Page last updated at 14:58 GMT, Thursday, 13 August 2009 15:58 UK

Biggles story saved crash pilot

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Pilot Vince Hagedorn describes his 'Biggles' escape

A pilot whose light aircraft crashed into a tree on a Dundee golf course has attributed his lucky escape to his love of the Biggles adventure stories.

Vince Hagedorn struck the tree on the 15th hole at the city's Caird Park Golf Course, with his two-seater aeroplane at about 1650 BST on Wednesday.

The 63-year-old told BBC Scotland he copied his landing from a story about the fictional WWI flying ace.

Mr Hagedorn, from Essex, ran low on fuel after coming across bad weather.

The management consultant had been flying from his home in Chelmsford to visit his daughter in Findhorn, in the north of Scotland, who had been coping with a family death.

I feel I'm very lucky to walk away
Vince Hagedorn

The incident at the course, in a large area of parkland on the outskirts of Dundee, sparked a large emergency response, with police, fire service and ambulance staff attending.

Firefighters placed a 44ft ladder against the tree to reach the stranded pilot. Nobody else was injured in the incident.

Mr Hagedorn, who was taken to Dundee's Ninewells Hospital for a medical assessment, said he felt lucky to have escaped with only a minor head injury.

The pilot had been due to land at RAF Kinloss, but had to divert after encountering changeable weather conditions along his route.

Mr Hagedorn said he thought several altitude changes he had to make along the route as a result increased the fuel consumption of his aircraft.

'Enemy lines'

He found himself left with no choice but to make his first emergency landing at the golf course, after a failed attempt to put down at Dundee Airport.

Recalling one of Captain WE Johns' adventures about James Bigglesworth, Mr Hagedorn said: "There's a story where Biggles has his engine shot up over enemy lines.

"He tries to get back to the airfield and doesn't quite make it and ends up with no height over a wood.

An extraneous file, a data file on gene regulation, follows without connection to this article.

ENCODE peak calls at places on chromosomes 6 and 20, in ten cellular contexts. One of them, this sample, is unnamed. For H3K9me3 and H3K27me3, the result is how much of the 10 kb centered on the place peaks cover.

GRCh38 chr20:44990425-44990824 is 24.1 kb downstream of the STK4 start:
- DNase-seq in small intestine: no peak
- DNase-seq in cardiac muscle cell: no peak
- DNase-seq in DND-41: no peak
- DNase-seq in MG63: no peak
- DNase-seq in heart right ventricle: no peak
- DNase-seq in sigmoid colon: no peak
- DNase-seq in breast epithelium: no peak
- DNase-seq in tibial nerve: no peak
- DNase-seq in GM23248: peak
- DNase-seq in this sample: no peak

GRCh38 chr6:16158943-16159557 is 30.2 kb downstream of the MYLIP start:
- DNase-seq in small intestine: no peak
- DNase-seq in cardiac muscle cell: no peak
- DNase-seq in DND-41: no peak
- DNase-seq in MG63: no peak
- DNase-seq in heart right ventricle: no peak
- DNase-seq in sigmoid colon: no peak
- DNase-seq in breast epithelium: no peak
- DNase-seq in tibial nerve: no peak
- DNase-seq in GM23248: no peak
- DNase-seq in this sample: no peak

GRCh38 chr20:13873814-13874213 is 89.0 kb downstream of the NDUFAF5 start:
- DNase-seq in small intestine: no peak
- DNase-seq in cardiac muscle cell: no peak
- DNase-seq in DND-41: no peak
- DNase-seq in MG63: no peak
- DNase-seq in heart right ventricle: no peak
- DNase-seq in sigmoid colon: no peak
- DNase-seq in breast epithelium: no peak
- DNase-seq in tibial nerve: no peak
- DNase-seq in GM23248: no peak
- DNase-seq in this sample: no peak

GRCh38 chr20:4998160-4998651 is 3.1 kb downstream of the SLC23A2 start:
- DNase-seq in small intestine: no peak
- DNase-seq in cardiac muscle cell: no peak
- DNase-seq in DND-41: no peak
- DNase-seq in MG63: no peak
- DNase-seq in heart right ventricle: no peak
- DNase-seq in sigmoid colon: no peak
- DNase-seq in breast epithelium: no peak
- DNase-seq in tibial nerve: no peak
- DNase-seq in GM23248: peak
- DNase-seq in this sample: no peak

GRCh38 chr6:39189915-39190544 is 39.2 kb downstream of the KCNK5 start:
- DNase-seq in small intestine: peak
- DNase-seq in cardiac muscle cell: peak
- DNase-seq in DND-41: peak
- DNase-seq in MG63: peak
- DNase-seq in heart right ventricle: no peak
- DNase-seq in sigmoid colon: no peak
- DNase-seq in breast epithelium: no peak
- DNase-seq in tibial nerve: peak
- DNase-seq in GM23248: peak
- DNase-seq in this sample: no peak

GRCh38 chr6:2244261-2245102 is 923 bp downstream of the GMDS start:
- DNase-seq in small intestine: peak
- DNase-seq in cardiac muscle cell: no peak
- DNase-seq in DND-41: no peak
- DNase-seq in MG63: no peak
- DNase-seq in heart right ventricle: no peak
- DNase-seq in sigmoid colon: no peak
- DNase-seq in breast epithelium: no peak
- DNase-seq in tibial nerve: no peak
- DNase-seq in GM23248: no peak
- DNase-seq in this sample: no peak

plane
Firefighters used a long ladder to reach the stranded pilot

"What he does is he flies into the wood, and, as he flies into the wood, he pulls the stick back to pancake onto trees - and I just did that. I just stalled into the tree."

Mr Hagedorn added: "I feel I'm very lucky to walk away." When asked if he would ever fly again, the pilot added: "If I had a plane, I'd be up there tomorrow."

Mr Hagedorn's wife, Carole, managed to talk to her husband while he was in the ambulance but did not find out the full details of the crash until much later on.

She told the BBC her husband had been interested in planes from an early age and was a massive Biggles fan.

She said: "He's always quoting Biggles. My husband is one of life's adventurers really - cars, bikes, planes, he loves them all.

"Also he's a mathematician and a physicist so he knows how the forces work, and it was obvious that in this particular Biggles book that the physics had been right, and he knew that if he did what it said in the story he had a better chance.

"I think he likes Biggles because Biggles incorporates a lot of the values that he thinks are now lost in society, about loyalty and devotion to a cause and perseverance."

'Avoided a catastrophe'

However, Mrs Hagedorn said she knew the outcome could have been much worse for her husband.

"I'm extremely relieved," she said.

"It really wouldn't have taken very much for this to be a tragedy instead of a tragi-comedy."

Pat Walmsley, of Tayside Fire and Rescue, agreed that the pilot was very lucky.

"When we got to the pilot he was conscious and able to speak," he said, adding: "He did help us a lot with the rescue, putting the harness on for himself and it made it a lot easier for us to get him out of the predicament he found himself in."

Mr Hagedorn was praised by golfers for preventing the plane from coming down on nearby houses and roads.

Greg Martin said: "It's incredibly lucky. The pilot has not just saved his own life, but avoided a catastrophe.

"It is a miracle he is alive. He must have been pretty capable at handling that aeroplane.

"The pilot must have seen what was ahead and kept away from the built-up areas. He deserves credit."

The Air Accidents Investigation Branch has been notified about the incident.



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